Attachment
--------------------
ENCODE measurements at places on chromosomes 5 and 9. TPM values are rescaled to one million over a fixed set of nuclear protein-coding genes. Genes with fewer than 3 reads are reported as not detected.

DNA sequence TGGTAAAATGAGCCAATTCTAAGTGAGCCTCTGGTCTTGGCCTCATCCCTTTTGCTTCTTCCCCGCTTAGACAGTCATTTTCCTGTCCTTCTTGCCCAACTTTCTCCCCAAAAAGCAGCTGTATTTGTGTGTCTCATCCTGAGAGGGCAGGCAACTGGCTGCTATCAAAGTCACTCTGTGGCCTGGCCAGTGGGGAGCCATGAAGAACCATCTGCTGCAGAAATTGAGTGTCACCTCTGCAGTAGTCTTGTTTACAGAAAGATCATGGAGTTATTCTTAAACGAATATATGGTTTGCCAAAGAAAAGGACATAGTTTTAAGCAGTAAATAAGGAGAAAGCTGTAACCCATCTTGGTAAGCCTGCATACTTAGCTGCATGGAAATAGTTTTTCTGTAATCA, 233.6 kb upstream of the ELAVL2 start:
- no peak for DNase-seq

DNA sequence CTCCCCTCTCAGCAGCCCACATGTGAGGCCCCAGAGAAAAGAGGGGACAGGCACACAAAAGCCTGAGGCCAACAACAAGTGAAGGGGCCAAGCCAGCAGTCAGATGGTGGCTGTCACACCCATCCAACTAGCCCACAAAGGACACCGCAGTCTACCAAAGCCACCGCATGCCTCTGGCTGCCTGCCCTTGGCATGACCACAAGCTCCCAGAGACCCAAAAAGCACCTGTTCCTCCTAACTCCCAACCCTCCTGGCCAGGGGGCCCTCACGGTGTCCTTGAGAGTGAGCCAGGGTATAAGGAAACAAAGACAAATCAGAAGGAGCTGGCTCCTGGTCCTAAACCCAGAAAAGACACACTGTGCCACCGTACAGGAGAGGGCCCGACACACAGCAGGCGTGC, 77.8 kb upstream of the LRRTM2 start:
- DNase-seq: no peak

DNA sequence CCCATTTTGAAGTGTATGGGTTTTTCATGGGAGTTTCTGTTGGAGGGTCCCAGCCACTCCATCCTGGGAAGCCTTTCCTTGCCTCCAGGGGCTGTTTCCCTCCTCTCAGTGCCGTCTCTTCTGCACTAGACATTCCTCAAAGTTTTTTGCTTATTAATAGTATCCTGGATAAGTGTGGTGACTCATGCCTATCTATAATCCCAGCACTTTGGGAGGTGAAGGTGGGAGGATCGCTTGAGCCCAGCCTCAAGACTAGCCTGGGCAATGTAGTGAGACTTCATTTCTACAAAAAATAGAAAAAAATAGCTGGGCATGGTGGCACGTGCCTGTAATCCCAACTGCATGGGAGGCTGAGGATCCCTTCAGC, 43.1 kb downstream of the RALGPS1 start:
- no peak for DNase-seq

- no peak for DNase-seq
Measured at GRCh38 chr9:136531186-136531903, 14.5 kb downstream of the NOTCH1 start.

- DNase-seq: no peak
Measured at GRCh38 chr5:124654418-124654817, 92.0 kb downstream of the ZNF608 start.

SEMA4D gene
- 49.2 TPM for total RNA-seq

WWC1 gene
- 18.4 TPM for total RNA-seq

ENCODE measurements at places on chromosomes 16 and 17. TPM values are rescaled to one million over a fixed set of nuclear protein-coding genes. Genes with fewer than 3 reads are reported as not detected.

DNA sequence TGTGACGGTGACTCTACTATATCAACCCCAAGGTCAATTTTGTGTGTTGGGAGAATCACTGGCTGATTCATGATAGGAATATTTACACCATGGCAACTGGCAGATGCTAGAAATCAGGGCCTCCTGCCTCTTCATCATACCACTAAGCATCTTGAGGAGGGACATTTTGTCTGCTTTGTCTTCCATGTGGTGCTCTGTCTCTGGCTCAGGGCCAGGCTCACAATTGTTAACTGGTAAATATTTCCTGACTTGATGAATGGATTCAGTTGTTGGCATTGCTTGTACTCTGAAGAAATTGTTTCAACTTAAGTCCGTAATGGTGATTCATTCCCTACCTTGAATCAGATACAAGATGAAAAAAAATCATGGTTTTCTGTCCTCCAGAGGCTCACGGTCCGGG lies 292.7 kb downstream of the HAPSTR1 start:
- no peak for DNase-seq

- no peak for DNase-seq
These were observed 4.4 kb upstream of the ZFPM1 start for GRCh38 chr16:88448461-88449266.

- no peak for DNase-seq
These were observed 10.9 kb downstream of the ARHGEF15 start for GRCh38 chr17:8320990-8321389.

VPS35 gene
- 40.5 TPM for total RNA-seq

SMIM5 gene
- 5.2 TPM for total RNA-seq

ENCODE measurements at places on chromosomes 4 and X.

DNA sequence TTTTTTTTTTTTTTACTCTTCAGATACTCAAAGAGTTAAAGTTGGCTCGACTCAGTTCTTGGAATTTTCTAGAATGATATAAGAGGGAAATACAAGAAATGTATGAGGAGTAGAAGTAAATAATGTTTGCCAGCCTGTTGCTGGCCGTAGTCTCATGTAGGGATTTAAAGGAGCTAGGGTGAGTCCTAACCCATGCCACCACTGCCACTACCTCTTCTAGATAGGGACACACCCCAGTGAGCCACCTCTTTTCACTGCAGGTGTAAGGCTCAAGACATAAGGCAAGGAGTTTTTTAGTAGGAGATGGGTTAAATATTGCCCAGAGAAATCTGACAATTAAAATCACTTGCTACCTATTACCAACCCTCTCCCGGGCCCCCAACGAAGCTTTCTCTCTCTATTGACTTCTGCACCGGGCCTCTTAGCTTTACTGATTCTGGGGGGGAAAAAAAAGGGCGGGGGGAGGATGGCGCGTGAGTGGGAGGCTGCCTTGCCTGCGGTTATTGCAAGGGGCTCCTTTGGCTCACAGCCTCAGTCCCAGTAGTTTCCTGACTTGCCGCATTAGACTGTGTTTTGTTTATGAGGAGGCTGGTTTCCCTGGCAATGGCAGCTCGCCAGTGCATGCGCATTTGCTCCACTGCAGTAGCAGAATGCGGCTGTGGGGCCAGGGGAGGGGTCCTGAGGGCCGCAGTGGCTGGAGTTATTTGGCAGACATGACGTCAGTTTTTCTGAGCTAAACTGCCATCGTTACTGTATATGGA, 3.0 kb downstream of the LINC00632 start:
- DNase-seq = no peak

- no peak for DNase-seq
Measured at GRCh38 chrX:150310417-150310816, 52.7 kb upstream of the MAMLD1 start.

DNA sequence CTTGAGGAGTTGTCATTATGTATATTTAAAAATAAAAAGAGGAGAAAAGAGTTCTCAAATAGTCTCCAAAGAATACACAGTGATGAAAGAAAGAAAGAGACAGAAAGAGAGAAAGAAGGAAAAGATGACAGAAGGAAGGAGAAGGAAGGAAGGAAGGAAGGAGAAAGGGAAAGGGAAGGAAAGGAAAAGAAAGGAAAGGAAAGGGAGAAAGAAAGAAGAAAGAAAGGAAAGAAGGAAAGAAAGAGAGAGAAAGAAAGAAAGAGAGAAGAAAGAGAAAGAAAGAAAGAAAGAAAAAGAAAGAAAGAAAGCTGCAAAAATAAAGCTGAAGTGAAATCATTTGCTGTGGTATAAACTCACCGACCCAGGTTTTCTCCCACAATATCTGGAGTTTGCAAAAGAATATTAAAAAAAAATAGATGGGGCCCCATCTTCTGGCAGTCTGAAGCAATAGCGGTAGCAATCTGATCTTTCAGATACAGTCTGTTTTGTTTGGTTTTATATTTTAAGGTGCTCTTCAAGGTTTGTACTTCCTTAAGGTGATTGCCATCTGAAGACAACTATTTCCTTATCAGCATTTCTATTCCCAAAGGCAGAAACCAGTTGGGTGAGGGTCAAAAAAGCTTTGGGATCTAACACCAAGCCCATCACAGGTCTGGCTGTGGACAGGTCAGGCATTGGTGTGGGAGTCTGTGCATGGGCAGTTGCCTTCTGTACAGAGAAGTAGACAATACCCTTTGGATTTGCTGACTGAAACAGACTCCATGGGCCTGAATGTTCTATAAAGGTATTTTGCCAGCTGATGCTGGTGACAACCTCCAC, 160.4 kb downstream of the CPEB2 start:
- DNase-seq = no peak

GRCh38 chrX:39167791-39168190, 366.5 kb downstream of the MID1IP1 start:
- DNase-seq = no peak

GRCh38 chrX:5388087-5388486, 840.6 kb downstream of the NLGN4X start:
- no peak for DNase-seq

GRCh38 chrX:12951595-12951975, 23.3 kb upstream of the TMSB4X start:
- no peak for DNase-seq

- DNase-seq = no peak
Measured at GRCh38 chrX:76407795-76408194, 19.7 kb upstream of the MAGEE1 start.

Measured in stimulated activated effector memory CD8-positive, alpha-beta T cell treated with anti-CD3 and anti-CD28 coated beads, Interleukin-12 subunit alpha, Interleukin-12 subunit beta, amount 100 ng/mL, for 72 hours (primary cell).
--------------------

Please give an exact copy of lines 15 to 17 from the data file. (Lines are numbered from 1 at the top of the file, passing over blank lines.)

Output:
- 18.4 TPM for total RNA-seq

ENCODE measurements at places on chromosomes 16 and 17. TPM values are rescaled to one million over a fixed set of nuclear protein-coding genes. Genes with fewer than 3 reads are reported as not detected.

DNA sequence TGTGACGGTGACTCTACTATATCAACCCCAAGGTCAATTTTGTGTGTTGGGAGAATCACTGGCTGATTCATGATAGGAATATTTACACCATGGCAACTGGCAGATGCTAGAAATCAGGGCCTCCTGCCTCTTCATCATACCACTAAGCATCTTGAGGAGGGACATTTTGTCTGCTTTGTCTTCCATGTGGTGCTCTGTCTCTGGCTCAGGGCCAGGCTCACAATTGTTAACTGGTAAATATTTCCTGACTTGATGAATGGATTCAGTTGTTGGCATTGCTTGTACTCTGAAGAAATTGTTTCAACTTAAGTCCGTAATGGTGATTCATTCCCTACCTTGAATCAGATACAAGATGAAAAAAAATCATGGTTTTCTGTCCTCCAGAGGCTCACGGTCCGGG lies 292.7 kb downstream of the HAPSTR1 start: